Ed Rush: I was going out partying in a tiny little club called The Brain in Leicester Square. I made a mixtape and gave it to the owner who gave me my first ever gig on a Wednesday night, and even though it was probably only in front of 25 people I knew that this is what I wanted to do. That was probably in about '92/'93. At around the same time, I got a show on a pirate radio station called Flex FM – there was so much going on that was fuelling the flames back then.

Optical: My first record came out when I was 19! I think it sold about 50 copies but I was really happy to see it on vinyl. The music I was making was the kind of techno they played at the free parties. Then in '92/'93 more breakbeats came in – ‘We Are IE’ would be a well-known example, and as the 4/4 kicks were taken away it morphed into jungle and became a really unique thing, it wasn’t just part of the rave scene anymore. The first time I heard a proper jungle record it sounded completely new, like something nobody had ever heard of before – although they were badly produced they were revolutionary. I was working as a sound engineer by that time, producing for the likes of Adamski, a lot of the happy hardcore people like Billy Bunter, Force & Styles, R&B productions – whatever came in the studio. Working on Leviticus ‘Burial’ with Jumping Jack Frost got me in with all the drum & bass people.

"We recorded the mix in Ed Rush’s studio in the top of his house. It’s a selection of what we play at the moment and the way we play it – fast, furious and highly energetic! It’s a good representation of all of the amazing music and talent that is in our scene at the moment." - Optical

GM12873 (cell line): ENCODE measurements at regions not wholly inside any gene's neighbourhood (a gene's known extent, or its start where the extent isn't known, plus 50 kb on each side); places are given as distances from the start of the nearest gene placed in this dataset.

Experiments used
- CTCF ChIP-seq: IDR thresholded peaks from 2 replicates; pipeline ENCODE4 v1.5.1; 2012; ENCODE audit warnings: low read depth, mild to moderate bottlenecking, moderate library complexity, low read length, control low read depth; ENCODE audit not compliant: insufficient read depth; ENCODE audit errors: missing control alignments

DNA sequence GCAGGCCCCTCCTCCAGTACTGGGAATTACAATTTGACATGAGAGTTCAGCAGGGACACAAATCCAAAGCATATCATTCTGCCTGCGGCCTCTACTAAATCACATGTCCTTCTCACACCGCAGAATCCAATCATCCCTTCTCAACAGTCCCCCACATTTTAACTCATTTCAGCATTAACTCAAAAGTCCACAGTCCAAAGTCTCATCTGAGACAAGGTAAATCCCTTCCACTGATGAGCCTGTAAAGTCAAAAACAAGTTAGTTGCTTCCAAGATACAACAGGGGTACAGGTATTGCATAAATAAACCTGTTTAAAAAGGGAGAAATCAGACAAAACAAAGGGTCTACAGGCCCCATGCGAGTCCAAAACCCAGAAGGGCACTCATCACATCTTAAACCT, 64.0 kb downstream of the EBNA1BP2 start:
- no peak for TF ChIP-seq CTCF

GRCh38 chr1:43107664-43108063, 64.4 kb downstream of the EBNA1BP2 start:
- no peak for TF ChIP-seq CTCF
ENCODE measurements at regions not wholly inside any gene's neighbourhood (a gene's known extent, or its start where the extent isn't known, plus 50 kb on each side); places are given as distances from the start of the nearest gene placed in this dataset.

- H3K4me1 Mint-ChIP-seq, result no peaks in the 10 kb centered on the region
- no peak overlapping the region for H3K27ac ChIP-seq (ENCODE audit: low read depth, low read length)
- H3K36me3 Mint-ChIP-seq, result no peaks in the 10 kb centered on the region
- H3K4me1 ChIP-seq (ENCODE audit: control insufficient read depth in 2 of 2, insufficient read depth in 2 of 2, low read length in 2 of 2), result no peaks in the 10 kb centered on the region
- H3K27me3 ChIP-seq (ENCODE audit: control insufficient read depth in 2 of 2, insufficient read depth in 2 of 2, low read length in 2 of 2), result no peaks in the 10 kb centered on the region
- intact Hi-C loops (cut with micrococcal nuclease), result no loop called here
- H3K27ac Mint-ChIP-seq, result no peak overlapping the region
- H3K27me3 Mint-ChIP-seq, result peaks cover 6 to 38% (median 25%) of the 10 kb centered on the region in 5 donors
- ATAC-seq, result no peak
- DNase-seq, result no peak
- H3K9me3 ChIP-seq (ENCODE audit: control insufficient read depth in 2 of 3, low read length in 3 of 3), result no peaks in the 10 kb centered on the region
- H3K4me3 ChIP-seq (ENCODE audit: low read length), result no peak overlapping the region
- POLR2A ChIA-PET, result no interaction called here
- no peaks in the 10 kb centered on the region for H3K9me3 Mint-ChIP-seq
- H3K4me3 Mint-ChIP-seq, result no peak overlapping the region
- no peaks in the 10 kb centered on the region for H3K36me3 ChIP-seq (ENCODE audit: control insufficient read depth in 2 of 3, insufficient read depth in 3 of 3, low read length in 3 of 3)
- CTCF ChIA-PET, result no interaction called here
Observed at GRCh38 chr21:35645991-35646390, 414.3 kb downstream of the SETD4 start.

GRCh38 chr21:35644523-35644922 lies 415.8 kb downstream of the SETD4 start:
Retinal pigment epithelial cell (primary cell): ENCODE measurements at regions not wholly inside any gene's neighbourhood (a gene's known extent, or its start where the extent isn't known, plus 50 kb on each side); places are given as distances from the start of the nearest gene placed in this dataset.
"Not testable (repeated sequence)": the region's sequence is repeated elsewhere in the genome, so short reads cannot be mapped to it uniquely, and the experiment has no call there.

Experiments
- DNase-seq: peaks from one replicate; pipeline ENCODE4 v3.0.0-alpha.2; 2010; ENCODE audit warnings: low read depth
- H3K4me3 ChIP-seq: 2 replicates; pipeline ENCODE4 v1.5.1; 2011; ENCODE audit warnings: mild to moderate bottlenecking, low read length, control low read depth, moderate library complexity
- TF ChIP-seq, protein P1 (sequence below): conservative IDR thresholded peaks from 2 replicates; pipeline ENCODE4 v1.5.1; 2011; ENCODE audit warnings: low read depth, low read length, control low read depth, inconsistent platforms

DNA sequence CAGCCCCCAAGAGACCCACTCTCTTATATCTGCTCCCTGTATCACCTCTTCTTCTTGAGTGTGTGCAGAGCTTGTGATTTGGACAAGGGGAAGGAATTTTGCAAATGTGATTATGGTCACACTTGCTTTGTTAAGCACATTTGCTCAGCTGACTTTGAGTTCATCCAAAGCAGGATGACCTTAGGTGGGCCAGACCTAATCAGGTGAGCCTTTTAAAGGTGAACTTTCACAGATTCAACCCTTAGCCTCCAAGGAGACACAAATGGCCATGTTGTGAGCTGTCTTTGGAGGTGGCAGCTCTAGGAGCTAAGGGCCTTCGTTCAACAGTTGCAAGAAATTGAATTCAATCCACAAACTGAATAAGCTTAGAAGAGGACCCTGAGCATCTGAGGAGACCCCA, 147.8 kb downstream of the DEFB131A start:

Ed Rush: A guy who lived over the road from me was working part time in music studios, he used to walk around with Rolling Stones badges on his denim jacket, but I’d take early hardcore records over to his house and he’d never heard anything like it before! In about '93/'94, we got a ropey old Atari and a really early edition of Cubase and started messing around with beats and sounds. That guy was Nico, and when we started making things that sounded half-decent, that was the birth of our label No U-Turn. I managed to get one of my records, ‘Bludclot Artattack’ to Randall, and he played it at AWOL. Metalheadz at the Blue Note was massive - once I’d heard Grooverider play one of my records there I was like, 'wow, this is incredible!' It just fuelled my enthusiasm to get in the studio. The early stuff we put out ourselves on No U-Turn, but I had a release on Metalheadz and Grooverider snapped up ‘Killamanjaro’ for Prototype.

I used to hang out with a crew from the same area, like Trace and Fierce. Dom & Roland were up the road in Shepherd’s Bush – I went to Dom’s studio to make ‘Subway’ (the flip side to ‘Killamanjaro’). I met Matt [Optical] through Dom, we both had similar tastes and outlook – we both loved weird bass sounds and were both weed heads – we had a lot of things in common! But a lot of it was down to geography, being from the same part of London!

Matt and I were in the studio 24/7 and we had such an abundance of material and it was sounding different to what other labels were releasing, so we felt we should make our own home for it. Piranha Pool is a more recent project, which gives me a platform for some solo projects that doesn’t fit on Virus and also to nurture newer artists who I think deserve to be heard.